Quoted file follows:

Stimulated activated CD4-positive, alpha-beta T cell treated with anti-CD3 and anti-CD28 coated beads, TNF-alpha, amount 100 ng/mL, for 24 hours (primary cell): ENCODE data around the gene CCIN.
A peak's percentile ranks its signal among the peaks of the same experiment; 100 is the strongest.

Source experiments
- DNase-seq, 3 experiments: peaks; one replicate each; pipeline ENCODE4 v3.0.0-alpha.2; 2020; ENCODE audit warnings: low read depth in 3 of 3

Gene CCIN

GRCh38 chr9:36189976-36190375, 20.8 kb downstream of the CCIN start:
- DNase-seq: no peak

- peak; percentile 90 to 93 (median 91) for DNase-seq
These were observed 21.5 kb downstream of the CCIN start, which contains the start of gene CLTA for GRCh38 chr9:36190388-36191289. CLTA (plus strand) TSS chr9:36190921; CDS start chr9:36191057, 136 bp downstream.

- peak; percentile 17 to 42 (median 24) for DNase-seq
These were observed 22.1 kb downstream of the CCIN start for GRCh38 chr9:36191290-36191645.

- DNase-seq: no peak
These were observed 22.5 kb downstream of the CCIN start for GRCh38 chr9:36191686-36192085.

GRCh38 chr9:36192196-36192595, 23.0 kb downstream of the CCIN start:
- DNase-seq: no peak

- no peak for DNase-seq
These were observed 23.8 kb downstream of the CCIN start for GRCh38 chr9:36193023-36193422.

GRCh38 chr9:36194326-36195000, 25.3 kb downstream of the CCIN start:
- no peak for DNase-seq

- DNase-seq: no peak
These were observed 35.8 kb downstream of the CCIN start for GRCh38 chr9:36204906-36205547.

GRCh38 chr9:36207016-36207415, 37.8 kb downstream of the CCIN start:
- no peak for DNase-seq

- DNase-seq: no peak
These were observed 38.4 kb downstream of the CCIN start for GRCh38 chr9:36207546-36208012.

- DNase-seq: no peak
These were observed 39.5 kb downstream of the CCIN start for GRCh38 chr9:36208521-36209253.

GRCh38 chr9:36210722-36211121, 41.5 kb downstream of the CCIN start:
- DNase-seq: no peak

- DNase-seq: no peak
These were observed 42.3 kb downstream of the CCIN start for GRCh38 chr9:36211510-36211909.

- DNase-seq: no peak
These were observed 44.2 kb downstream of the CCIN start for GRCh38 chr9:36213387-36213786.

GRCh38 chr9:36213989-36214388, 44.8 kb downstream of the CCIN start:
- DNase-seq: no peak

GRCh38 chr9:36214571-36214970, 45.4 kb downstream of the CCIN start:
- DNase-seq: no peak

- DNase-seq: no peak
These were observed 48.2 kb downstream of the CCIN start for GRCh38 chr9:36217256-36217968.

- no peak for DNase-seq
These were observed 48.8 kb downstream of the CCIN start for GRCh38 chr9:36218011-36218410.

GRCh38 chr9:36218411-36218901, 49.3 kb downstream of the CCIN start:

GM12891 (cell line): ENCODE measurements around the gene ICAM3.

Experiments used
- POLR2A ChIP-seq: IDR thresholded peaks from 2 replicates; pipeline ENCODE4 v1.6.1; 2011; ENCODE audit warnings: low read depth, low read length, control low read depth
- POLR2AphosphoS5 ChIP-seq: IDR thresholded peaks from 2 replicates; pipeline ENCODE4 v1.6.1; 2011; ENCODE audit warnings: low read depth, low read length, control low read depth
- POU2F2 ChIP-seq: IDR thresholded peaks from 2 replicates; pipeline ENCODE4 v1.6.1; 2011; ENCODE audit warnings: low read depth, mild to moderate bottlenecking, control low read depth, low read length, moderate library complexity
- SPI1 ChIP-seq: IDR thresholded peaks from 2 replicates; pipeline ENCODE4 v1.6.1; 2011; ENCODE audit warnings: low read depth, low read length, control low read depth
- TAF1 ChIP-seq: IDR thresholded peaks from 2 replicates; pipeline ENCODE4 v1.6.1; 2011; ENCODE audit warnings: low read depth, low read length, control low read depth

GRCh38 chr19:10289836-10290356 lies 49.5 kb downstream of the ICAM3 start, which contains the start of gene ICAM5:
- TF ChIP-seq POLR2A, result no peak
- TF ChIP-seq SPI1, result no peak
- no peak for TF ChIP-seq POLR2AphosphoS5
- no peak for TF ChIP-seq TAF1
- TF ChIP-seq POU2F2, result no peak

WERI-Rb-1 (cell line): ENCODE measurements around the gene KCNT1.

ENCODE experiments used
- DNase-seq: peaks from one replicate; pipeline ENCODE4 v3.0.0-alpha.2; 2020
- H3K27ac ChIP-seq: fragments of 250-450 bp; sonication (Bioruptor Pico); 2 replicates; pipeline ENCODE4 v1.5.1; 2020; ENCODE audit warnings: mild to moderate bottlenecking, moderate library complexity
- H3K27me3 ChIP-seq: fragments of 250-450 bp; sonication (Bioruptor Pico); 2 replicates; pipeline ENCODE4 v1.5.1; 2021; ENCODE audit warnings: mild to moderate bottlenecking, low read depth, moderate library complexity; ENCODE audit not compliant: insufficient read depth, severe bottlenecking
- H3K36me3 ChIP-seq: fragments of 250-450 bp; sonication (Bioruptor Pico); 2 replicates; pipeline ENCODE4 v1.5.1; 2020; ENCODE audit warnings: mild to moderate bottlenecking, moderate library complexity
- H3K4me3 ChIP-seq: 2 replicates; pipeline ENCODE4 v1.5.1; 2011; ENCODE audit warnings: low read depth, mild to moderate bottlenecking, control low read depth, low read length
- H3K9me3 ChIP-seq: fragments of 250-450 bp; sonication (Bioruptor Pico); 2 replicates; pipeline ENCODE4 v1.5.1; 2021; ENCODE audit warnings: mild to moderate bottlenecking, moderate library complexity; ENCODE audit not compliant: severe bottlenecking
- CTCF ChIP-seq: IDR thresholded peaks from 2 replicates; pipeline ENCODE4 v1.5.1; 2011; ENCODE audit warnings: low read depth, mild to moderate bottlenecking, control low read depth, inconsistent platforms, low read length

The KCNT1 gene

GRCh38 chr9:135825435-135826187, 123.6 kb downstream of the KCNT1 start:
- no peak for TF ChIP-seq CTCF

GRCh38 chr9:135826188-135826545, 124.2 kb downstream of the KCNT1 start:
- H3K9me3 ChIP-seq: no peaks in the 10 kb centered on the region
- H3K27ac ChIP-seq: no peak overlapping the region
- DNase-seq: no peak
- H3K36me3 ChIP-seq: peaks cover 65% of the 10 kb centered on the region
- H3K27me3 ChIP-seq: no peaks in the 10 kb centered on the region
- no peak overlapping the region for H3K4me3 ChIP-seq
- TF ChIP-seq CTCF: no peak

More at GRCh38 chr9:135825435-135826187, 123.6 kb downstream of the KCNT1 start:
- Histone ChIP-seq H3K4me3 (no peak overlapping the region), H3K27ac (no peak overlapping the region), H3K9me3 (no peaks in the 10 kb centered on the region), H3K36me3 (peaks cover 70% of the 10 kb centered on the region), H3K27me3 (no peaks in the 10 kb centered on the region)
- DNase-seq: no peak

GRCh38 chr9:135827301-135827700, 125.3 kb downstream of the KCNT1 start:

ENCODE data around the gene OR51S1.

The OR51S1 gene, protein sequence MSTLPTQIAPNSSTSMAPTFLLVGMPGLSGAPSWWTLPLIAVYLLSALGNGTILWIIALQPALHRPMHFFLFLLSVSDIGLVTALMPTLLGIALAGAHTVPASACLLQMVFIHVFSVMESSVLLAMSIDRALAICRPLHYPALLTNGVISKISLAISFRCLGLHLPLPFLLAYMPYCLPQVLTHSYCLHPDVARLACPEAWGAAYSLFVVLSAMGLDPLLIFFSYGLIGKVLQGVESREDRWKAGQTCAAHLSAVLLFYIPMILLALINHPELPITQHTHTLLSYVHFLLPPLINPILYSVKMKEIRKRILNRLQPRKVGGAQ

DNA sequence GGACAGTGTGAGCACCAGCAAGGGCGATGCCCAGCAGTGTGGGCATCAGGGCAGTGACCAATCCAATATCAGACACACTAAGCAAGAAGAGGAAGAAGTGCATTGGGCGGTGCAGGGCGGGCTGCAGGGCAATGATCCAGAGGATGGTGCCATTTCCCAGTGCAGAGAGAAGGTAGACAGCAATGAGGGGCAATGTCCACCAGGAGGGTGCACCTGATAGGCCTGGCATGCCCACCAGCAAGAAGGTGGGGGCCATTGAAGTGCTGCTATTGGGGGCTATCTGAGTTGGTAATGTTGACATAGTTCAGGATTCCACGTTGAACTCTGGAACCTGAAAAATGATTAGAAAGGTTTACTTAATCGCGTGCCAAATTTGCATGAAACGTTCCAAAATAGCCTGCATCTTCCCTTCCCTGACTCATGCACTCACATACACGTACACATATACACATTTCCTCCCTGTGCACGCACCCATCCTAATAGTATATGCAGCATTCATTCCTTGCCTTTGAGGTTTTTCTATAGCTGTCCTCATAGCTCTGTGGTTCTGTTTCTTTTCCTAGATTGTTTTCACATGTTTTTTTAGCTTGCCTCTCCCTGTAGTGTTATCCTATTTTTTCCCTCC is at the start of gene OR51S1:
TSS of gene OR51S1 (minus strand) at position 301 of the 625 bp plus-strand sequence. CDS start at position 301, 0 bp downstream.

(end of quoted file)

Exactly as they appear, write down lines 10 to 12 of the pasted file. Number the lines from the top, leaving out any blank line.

- peak; percentile 17 to 42 (median 24) for DNase-seq
These were observed 22.1 kb downstream of the CCIN start for GRCh38 chr9:36191290-36191645.

- DNase-seq: no peak